MARY ANNE GRADY FLORES: That’s right. It’s a town facility where they use one big room with chairs that come in, and, you know, they could set it up as a courtroom in the evening. And so, to go back to the laws, though, and what’s happening is that we understand that civil resistance is something that we want every movement to look at, in that we are standing in law to protect life, and that’s what we go to witness for. Whether it’s to close Guantánamo, whether it’s to protest on behalf of Black Lives Matter, civil resistance speaks about us having the right to stand under the law to do what we’re doing.
AMY GOODMAN: Would you do anything differently?
MARY ANNE GRADY FLORES: No, I wouldn’t, because we have to go there, we have to support those who go there, and we have to continue the witness there. Colonel Ann Wright wrote a statement, which I was so grateful for. She called me last night from Honolulu, and she’ll be calling in during our press conference when I report to the jail. And she said, “With 29 years in the U.S. military, I find it quite embarrassing and ludicrous that a U.S. military commander decided that his personal security is so threatened by peaceful, nonviolent protesters of the drone policies of the U.S., that he applied for an order of protection from the courts—and that the courts issued the order, without any evidence that any protester had ever seen the commander, much less constituted a threat to him.” She said, “I would have expected a U.S. commander to have had the courage to meet with the group of concerned citizens rather than obtaining a cowardly order of protection.” She said, “Had I been the commander, I certainly would have met with the citizens and would never have contemplated getting an order.” So—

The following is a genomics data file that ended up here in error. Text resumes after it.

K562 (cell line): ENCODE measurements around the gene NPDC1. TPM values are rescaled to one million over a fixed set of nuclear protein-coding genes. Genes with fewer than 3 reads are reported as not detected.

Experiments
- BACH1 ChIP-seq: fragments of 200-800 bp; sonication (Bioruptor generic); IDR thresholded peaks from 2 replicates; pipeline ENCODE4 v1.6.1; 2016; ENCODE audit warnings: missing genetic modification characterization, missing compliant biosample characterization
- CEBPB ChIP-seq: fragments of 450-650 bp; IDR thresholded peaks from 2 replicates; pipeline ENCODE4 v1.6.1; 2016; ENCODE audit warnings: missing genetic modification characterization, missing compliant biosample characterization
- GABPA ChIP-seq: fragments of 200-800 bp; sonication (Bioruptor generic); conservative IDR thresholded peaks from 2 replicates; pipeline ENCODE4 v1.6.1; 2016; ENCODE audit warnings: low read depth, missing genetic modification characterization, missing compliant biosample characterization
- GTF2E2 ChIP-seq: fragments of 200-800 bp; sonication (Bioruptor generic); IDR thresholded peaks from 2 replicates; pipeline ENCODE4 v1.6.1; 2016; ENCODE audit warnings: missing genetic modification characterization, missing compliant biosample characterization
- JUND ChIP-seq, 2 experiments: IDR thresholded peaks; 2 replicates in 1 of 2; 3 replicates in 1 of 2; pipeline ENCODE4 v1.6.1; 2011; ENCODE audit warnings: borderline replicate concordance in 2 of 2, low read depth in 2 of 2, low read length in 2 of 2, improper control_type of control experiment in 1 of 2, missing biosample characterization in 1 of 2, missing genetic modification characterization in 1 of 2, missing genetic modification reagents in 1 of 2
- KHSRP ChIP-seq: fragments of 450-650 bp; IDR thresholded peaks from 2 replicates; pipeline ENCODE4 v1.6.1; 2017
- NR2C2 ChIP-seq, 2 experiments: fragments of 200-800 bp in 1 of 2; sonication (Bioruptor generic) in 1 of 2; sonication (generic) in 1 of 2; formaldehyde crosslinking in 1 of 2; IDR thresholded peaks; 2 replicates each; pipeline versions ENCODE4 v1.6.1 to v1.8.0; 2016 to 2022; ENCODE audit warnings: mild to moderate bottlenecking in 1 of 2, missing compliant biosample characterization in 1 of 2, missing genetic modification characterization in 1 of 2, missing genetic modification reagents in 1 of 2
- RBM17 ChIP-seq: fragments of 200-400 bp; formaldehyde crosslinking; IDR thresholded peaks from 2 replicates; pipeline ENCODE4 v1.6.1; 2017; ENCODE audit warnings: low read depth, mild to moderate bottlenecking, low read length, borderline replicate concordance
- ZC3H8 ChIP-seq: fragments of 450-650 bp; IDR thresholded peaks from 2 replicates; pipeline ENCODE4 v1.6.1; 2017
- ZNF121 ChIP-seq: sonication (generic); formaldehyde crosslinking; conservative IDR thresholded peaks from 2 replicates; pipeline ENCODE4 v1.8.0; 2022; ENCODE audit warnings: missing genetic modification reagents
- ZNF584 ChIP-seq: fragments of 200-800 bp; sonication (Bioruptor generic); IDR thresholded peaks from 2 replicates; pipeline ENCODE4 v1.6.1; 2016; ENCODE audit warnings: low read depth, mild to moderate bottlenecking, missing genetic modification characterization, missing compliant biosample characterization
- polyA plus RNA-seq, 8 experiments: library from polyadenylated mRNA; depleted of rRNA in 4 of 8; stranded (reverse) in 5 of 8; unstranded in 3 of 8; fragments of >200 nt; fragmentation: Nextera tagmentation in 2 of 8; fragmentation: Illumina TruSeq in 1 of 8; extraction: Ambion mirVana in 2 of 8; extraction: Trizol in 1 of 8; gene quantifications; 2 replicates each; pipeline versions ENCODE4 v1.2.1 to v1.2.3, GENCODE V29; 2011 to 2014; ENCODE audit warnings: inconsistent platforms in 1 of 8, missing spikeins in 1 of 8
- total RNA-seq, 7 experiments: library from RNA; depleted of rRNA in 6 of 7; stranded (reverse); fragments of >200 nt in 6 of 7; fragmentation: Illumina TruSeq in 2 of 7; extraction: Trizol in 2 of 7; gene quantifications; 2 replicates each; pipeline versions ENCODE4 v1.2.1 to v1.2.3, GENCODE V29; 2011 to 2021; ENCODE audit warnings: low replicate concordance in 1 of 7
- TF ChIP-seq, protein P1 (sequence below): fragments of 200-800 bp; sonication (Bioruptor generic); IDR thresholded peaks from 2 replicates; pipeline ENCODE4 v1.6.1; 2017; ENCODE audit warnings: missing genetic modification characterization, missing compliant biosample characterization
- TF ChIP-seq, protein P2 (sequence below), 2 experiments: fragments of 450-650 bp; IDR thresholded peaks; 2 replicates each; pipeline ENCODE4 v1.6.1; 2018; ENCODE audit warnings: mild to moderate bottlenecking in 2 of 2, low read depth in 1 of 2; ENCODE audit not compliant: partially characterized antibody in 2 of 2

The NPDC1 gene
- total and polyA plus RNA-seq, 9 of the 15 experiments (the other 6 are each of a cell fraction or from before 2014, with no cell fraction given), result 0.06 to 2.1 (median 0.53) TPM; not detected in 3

AMY GOODMAN: You’re reading the words of Colonel Ann Wright.
MARY ANNE GRADY FLORES: —I thought that was quite amazing. So, yes, my family has been involved, but it’s always done in the context of community—the Atlantic Life Community, the Pacific Life Community, the Catholic Worker Movement and many, many people, the upstate drone community—or resistance community, I should say. We’ve named ourselves Ground the Drones and End the Endless Wars, and we speak about that because the main policy of the United States, from Obama down, is to continue the profiteering, whether it is from building drones, which happens right up here in upstate New York, and we’ve got tons of grant money coming in to flood our communities with military contract jobs. And we need to switch this oppressive thing, which ends up hurting—and then, when you look at the young men that are drawn into the drone program to become pilots or operators, they walk out with a feeling of “I’ve got blood on my hands and on my soul.” It’s irreparable damage that our nation is experiencing. And this is something that we have to question and we have to say no to.